A while back Alex, one of my fellow copywriters, did a piece about what he learned while working at an inbound marketing agency.
Just like Alex, when I was in college pursuing my Bachelor’s Degree in English/Professional Writing, I had never even heard of inbound marketing. What I did know was that I was sick and tired of getting spam in my inbox and invasive calls from telemarketers while I was busy trying to study at home.
On graduating, I applied for a job at Bluleadz based on the recommendation of one of my classmates who interned here at the company, and it was then that I discovered inbound marketing. It wasn’t long before I was hooked on the concept of guiding people to services and products that they were actually looking for rather than bugging them about things they don’t need or want.
Over the last two years working as a copywriter for Bluleadz, I’ve learned quite a bit, and not just about inbound marketing. Here are a few of the things I’ve learned since becoming a copywriter for Bluleadz:
Lesson 1: You REALLY Need to Get to Know Your Client’s Business Well if You’re Going to Be Writing as them
I write a ton of blog posts for clients in a variety of industries. I’ve written blog posts about Social Security, disability benefits, metal working, health and fitness, finance, business planning, data security, green technology, and many more topics.
The thing is, the clients I was writing for were all real subject matter experts in their fields, and I was just an English major fresh from college. I hadn’t studied metallurgy, the tax code, or any of the dozens of other subjects that I was now required to write about. I was clueless.
Trying to write for a client when I had no idea how they operated and why they did things in a particular way would only result in sub-par content.
What I needed to do was sit down and really get to know each client’s business, their challenges, their point of view, and what made them unique in their industry. While Google can be helpful in learning a bit about some subjects, there really is no substitute for spending time with a client talking about their business.
After getting to know my clients for a bit, I found that it became much easier to write for them and provide quality content for their blogs. I knew their businesses better, and could write from their perspective.
Lesson 2: Working from Home Doesn’t Usually Work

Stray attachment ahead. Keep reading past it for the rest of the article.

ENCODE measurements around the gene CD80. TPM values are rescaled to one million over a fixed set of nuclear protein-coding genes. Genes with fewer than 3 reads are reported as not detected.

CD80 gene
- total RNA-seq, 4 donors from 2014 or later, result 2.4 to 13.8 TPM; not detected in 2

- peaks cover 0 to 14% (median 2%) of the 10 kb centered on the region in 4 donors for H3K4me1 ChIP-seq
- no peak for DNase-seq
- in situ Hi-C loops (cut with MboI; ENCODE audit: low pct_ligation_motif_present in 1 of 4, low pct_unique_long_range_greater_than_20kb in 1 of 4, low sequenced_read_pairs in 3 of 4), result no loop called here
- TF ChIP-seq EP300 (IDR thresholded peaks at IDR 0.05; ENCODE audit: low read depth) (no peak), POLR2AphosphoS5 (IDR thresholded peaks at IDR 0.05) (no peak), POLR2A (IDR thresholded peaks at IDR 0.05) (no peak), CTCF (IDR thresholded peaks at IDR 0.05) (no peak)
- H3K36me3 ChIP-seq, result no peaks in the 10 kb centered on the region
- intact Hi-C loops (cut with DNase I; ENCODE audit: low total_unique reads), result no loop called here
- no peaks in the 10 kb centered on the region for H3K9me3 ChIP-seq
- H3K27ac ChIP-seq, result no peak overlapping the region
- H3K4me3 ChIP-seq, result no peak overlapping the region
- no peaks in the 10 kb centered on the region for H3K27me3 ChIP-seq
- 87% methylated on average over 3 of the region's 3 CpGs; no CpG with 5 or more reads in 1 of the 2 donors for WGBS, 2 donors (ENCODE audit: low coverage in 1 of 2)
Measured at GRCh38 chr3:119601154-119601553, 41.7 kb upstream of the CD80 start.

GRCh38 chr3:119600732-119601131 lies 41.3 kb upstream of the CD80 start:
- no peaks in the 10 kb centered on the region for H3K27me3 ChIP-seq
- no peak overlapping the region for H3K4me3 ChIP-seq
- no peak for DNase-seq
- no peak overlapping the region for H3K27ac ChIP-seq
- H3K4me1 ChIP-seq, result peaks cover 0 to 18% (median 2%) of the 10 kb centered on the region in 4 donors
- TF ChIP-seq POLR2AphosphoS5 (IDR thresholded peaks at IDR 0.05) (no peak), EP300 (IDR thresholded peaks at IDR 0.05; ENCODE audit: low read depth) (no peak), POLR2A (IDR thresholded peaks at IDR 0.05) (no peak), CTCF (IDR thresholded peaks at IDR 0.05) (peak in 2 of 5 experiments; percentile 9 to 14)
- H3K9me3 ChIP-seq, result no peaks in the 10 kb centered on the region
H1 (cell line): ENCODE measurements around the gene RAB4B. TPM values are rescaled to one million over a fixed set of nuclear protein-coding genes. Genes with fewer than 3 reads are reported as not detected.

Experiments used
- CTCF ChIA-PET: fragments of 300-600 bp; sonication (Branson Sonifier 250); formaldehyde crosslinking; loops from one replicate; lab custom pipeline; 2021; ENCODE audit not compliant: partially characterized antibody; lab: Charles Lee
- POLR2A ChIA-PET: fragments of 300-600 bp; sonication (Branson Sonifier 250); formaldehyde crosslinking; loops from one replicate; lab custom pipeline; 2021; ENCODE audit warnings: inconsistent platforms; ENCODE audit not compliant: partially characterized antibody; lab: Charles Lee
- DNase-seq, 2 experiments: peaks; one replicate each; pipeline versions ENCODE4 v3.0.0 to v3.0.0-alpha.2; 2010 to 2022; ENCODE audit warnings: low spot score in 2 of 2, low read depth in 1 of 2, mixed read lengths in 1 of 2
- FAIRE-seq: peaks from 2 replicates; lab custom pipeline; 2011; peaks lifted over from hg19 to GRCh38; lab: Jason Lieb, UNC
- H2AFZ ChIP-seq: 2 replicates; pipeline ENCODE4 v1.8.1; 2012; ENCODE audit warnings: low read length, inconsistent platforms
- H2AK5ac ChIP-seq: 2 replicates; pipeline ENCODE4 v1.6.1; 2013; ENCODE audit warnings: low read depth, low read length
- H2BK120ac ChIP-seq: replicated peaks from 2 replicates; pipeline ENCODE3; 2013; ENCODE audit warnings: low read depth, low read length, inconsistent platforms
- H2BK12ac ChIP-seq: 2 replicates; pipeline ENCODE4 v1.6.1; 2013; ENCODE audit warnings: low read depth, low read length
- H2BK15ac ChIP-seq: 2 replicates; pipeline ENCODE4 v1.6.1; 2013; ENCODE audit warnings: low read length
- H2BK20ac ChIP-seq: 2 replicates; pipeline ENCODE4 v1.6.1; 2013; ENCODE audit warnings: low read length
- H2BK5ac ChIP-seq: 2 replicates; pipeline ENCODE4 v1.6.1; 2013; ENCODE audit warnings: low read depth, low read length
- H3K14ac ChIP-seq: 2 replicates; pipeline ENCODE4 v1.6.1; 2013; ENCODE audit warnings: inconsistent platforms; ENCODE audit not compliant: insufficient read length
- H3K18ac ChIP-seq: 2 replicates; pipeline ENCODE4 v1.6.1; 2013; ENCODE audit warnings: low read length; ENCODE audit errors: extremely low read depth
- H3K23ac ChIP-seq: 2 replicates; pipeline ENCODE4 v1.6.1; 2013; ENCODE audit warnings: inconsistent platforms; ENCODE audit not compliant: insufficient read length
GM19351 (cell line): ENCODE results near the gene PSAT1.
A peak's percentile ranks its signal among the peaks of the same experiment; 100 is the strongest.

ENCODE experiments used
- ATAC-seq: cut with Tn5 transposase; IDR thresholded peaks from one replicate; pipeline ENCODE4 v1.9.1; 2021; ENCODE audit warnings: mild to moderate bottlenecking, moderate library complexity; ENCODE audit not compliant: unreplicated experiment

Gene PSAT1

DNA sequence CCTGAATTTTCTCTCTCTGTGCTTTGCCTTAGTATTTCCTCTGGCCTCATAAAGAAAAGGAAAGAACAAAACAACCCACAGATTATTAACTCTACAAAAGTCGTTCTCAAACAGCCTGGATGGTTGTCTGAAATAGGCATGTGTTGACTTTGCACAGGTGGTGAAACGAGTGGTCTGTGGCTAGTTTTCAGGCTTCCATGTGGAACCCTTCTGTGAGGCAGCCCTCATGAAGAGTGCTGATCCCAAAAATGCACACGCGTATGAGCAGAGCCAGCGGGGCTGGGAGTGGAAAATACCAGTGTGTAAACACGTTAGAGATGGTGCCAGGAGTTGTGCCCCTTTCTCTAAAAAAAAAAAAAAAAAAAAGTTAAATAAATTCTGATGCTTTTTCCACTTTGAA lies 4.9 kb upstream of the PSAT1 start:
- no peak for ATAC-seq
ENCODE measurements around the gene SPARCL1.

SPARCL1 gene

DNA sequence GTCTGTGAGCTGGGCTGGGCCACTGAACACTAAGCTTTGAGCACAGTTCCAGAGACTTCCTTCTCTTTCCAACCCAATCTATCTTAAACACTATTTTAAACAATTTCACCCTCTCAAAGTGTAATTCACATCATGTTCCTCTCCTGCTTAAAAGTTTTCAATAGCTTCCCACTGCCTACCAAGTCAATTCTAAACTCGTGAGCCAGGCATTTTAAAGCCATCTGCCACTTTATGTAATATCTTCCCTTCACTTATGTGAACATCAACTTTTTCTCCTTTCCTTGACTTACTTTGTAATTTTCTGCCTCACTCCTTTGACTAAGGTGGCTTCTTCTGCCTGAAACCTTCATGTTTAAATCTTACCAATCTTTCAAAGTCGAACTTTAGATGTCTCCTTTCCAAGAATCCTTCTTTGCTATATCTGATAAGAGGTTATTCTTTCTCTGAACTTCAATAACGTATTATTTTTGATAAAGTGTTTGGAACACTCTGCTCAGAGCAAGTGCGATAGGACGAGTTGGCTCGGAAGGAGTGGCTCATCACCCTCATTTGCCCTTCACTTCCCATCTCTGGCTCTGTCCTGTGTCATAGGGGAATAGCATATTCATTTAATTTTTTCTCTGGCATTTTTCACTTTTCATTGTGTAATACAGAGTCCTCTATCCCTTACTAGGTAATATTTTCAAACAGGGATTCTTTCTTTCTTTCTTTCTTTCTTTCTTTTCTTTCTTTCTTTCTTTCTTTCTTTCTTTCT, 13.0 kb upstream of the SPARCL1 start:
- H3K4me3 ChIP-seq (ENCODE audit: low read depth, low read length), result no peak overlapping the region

Technically speaking, I could do my job from almost anywhere as long as I have a steady supply of power for my computer and an internet connection to upload my work to the World Wide Web.
However, I still come into the office on a daily basis. Why?
Well, I simply tend to work more efficiently from here.
There are a few reasons for this:
- There are a million distractions at home. Between family, pets, TV, and chores, there are countless little distractions at home that can detract from your ability to focus on tasks such as writing.
- It’s harder to collaborate with coworkers. When I’m at the office, if I need a status update from a coworker (or vice versa), it’s a simple matter of looking over and asking. When I’m at home, I can’t do that so easily, I have to make a call and hope that the line isn’t busy.
- Work has snacks. Sometimes, you just need something to pick up your energy and keep you focused. Here at Bluleadz, the boss keeps us supplied with coffee, soda, energy bars, trail mix, chips, and other snacks to keep our energy up so we can focus on the task at hand.
Working from home once in a while is nice, but there’s no substitute for being in the office and focused on what you need to do.
However, there are some days where you really shouldn’t come into the office…
Lesson 3: Don’t Bring the Plague to Work
I can be a stubborn worker. In the past, I’ve shown up to work in a state where my coworkers briefly thought that I’d just come in off the set of a zombie flick. I feel that it’s my responsibility to show up and to do the best job that I can, even if I have a case of the sniffles.
However, there is a case to be made for actually using your sick days when you’re running a 102-degree Fahrenheit fever and can’t breathe for two seconds straight without devolving into hacking fits.
While sharing is nice, you really shouldn’t share a severe head cold with your coworkers. I ended up getting half the office sick once, and nobody was happy. The lesson I learned that day: don’t be a Typhoid Mary and bring the plague to work.
Lesson 4: It Feels Great to Write a Good Piece of Content that Gets Results
Even though my name doesn’t get attached to most of the stuff I write, and the readers of these content pieces will never know who it is that really wrote that blog piece or eBook that they enjoyed, I still love it when something I wrote for a client really takes off and gets a ton of views, shares, or downloads.
There’s nothing like knowing that the time and effort you poured into a project really resonated with your client’s target audience and earned a ton of visits and new contacts. This is why I try hard to make sure that everything I write for my clients is, in a word, awesome.
I want everything I write to be top-notch, and for my clients to love the results. For me, writing a piece of content isn’t just business, it’s a matter of personal pride.